An enjoyable, if limited, read.
The author's hypothesis is that a lot of "great lives" – and he admits to not being able to define what this means clearly – are formed in childhood trauma. Some of the examples (especially Edward Lear and Rudyard Kipling) illustrate this perfectly. But to coverage of the lives chosen, one in detail and then others in a manner that is really rather perfunctory, left me feeling rather short-changed about the lives not fully explored.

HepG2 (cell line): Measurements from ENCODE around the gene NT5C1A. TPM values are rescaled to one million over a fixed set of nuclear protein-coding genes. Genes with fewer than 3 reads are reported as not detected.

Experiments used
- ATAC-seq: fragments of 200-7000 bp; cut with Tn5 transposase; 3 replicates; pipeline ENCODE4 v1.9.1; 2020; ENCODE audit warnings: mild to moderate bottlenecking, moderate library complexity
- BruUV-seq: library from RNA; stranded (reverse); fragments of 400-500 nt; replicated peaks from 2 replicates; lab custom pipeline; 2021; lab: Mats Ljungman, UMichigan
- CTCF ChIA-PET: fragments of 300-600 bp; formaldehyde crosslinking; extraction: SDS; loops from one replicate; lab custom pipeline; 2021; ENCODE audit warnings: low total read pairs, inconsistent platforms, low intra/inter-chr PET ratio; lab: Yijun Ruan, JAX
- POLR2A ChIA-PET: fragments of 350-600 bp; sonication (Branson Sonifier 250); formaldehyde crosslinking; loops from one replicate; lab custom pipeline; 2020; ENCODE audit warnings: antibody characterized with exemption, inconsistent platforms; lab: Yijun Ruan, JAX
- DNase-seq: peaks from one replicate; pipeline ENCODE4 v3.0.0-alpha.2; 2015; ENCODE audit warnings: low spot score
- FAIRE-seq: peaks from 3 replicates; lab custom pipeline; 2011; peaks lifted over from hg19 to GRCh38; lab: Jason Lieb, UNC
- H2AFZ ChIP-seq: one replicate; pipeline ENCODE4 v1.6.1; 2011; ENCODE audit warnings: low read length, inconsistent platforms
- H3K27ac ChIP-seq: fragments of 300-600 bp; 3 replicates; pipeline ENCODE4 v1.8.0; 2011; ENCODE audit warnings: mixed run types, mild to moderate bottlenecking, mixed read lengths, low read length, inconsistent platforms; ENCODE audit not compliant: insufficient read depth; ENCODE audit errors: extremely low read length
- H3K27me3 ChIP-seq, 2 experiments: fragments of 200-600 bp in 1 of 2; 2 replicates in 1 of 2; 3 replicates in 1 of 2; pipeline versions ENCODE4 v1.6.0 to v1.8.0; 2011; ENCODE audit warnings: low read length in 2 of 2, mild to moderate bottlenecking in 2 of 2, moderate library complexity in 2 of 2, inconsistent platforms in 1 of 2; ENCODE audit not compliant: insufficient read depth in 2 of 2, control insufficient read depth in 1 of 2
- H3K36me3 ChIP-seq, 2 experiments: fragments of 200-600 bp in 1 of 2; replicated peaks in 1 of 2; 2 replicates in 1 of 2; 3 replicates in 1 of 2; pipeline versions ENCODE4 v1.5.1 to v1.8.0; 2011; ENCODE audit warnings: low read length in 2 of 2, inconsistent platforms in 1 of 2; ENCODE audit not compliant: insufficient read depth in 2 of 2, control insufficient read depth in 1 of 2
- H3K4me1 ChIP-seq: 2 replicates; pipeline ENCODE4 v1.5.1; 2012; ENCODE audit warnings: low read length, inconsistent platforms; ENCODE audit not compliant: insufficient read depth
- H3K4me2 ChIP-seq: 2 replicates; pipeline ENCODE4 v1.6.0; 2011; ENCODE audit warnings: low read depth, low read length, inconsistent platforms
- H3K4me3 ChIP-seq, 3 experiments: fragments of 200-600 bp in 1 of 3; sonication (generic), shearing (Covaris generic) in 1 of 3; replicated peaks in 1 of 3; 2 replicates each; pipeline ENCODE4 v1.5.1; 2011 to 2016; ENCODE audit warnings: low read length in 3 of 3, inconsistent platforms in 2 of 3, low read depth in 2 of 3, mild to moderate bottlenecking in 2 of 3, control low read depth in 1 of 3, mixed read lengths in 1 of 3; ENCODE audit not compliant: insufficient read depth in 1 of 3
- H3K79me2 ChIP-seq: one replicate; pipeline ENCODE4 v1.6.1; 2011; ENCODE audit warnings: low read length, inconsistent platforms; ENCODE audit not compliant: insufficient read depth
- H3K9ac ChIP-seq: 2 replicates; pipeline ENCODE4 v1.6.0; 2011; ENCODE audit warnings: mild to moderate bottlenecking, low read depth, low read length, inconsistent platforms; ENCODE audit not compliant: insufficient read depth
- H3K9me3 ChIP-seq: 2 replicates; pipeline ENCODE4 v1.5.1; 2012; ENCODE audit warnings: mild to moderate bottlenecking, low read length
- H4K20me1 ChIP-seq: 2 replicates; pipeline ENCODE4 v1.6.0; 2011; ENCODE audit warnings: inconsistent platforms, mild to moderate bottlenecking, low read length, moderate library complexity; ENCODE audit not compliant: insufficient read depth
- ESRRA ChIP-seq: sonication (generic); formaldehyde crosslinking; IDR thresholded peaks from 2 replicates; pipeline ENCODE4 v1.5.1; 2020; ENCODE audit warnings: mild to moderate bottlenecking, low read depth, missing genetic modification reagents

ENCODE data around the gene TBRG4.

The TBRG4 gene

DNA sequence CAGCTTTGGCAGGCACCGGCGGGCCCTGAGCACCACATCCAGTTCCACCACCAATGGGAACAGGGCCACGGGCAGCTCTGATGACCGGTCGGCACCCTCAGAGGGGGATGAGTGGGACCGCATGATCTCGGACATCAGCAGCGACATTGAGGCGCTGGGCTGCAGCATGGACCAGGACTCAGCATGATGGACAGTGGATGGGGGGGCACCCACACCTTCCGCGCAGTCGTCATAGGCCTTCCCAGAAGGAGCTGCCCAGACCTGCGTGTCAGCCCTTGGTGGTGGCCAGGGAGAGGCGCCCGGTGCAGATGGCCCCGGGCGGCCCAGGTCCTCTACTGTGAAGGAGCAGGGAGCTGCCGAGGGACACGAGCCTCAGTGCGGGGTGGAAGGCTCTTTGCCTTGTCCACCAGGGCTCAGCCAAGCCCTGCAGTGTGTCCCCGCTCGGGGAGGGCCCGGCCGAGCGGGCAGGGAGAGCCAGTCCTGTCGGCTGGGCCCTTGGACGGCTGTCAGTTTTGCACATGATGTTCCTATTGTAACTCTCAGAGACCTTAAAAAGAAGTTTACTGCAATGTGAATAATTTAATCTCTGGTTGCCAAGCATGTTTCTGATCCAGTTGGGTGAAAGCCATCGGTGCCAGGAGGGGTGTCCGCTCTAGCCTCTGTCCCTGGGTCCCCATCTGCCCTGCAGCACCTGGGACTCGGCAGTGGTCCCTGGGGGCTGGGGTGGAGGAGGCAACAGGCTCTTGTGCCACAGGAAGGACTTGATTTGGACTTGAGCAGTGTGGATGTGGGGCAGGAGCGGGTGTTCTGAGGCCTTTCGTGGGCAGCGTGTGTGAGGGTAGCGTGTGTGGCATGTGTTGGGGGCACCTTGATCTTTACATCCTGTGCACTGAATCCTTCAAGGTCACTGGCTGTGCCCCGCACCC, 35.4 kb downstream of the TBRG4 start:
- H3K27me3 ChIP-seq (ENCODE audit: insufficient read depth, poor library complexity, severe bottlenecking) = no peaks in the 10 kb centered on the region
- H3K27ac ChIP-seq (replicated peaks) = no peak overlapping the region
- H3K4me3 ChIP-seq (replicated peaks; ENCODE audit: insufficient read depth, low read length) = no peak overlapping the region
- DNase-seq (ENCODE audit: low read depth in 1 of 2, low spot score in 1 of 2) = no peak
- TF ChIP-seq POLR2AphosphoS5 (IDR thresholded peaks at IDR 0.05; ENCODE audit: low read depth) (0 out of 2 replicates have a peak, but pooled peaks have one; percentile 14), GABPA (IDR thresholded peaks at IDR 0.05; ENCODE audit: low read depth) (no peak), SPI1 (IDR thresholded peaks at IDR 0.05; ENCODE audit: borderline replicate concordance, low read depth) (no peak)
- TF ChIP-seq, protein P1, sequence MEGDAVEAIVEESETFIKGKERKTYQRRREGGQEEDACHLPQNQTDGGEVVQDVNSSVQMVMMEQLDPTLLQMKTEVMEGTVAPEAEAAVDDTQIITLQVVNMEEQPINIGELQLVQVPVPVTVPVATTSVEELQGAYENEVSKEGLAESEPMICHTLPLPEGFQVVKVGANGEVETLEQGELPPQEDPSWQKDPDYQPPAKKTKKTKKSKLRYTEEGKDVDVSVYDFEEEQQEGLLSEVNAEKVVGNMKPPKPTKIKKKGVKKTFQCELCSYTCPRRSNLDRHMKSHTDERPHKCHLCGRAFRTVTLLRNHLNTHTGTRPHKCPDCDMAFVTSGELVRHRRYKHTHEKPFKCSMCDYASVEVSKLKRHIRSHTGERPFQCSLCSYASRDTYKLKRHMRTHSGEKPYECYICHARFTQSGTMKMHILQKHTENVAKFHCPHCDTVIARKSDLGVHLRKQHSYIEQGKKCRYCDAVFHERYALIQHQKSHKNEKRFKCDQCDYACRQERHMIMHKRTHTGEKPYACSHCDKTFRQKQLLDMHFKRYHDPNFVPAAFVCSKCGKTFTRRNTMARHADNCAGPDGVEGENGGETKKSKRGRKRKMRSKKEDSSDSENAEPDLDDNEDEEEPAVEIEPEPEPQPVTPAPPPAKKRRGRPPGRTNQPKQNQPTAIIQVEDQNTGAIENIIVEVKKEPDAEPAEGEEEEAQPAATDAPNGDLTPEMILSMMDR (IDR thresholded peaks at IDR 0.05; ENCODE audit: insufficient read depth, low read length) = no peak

But Parris seems to lose conviction in his approach for three of the later chapters, which deal with trauma in fiction. That's a statement about what we find meaningful or entertaining rather than being about biography, and these feel like "fillers" rather than properly contributing to the book.
Finished on Tue, 14 Sep 2021 00:00:00 -0700. Rating 3/5.